That means more Americans — about three times as many — are going bankrupt.
Lawrence Mishel, president of the left-leaning Economic Policy Institute, says the ripple effects of the rising unemployment rate will be felt for years. He predicts the poverty rate for children will rise to 27 percent in 2011, from 18 percent in 2007.
"It will scar a generation of kids," he says.
The struggle to remain positive
If you're unemployed today, the odds are better that you'll stay unemployed longer than a generation ago.
And government surveys suggest that if you get laid off, it's more likely to be for good. Today's unemployed have been out of work about half a year on average. In the early 1980s, they spent about four months without jobs.
One reason is that industries such as construction and finance may never bulk back up to pre-recession levels. Even before the economy went south, demand for their products was inflated by the housing bubble.
Another reason layoffs are more permanent: Manufacturers these days are more aggressive about using technology to boost productivity — or they hire cheaper workers overseas.
Schenk, who is drawing unemployment aid, has managed to stay up-to-date on his mortgage and credit card payments, but at a significant cost. "I'm burning through my savings," he says. "And the next thing I'll dip into is my retirement account."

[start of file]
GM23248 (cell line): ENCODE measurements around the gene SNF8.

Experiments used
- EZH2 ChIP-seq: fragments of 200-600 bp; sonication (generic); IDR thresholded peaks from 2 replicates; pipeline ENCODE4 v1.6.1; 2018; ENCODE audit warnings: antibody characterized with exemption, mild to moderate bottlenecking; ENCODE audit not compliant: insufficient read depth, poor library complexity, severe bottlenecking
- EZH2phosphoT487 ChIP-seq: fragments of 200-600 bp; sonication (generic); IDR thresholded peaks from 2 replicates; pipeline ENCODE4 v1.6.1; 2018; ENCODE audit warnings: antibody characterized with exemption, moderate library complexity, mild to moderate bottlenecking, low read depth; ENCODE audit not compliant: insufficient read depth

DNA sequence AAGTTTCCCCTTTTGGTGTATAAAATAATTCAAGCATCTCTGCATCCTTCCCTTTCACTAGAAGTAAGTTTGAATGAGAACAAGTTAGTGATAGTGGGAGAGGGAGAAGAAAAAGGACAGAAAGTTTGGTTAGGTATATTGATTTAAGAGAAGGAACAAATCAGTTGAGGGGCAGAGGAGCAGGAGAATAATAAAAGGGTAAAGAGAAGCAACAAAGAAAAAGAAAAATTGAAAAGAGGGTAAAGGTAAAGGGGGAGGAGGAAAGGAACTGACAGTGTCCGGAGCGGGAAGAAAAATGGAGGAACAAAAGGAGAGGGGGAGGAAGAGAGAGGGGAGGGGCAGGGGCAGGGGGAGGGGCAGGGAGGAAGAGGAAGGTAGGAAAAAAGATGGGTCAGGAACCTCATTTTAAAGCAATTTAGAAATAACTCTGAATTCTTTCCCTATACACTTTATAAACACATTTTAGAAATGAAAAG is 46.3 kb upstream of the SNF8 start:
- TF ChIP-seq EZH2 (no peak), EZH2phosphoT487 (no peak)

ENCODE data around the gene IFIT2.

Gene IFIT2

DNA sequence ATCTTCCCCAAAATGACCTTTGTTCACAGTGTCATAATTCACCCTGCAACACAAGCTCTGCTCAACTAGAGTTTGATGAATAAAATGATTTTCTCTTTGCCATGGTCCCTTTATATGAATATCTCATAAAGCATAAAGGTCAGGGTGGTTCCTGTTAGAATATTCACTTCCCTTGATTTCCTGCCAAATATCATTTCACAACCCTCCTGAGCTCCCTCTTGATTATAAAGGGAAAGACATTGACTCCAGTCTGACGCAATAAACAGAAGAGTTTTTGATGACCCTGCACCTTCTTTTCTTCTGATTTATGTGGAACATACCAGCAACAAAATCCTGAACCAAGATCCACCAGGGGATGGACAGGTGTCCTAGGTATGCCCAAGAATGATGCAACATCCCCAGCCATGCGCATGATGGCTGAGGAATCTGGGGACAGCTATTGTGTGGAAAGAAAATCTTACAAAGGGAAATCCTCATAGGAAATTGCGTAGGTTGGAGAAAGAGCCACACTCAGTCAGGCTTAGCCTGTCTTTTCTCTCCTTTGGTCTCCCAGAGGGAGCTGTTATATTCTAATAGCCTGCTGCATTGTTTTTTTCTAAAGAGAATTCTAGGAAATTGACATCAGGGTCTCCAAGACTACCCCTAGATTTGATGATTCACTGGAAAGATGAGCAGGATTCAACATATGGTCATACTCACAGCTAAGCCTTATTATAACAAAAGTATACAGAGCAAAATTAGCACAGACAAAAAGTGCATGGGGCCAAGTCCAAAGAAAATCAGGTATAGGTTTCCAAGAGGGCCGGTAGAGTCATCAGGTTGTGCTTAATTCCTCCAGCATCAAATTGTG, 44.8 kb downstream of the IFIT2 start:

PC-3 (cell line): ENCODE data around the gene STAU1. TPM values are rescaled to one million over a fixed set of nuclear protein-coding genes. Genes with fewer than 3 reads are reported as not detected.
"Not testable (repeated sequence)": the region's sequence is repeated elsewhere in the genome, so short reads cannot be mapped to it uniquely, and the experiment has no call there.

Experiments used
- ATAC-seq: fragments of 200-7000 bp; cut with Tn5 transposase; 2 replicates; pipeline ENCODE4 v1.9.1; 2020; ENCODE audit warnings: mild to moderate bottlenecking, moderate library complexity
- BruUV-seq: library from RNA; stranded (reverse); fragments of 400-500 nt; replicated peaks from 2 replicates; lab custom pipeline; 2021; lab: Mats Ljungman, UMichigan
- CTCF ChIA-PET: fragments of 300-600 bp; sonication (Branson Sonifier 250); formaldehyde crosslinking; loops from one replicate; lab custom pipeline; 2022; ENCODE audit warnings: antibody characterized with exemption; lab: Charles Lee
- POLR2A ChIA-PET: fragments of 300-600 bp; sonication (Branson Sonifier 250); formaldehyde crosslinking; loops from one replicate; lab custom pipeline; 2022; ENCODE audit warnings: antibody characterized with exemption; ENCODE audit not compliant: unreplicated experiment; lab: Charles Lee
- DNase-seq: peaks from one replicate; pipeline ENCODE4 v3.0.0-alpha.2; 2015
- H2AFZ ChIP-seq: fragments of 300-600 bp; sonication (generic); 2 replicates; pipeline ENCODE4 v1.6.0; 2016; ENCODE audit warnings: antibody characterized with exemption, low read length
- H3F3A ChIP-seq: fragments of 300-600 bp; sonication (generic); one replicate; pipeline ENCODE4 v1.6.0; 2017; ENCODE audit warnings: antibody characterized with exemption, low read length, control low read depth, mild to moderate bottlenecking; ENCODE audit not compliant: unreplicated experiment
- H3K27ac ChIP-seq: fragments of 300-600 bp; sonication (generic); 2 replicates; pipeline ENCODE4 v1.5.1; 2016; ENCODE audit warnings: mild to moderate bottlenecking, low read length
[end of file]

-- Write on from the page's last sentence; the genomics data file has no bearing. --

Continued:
Because he does not have health insurance, Schenk's financial pressures would grow dramatically if he became injured or sick. The Census Bureau says about one in four unemployed people have no insurance, compared with about one in five in 1987.
Schenk also lacked insurance when he lost his job in the '80s. But he was younger then, and less concerned about his health. This time around, he paid for health coverage through the COBRA program. But that has run out.
The government program lets today's workers keep their insurance for 18 months after a layoff. But the premiums can be steep — up to $1,137 a month for families and $410 for individuals.
The federal stimulus program provides subsidized coverage for up to nine months for those who meet certain income thresholds. After that, they must pay full cost.
For those who lose jobs today, the safety net is much flimsier.
Layoffs have forced some older workers into retirement, yet fewer of them can fall back on pensions that pay a monthly sum. Only 11 percent of active workers have a traditional pension, according to the Employee Benefit Research Institute. That's down from 50 percent in 1982.
Instead, more workers today have 401(k)-type retirement plans. But those have suffered huge hits. The Standard & Poor's 500 index fell as much as 57 percent this year from its October 2007 peak and is still down about 32 percent.
Schenk, who has had dozens of jobs interviews, says it's a struggle to remain upbeat. He knows for sure that one bad economic indicator is higher nowadays than a generation ago: He worries more.
"Back then it seemed like certain jobs were hit and you could still find those short little gigs," Schenk says. "This time it hit everything."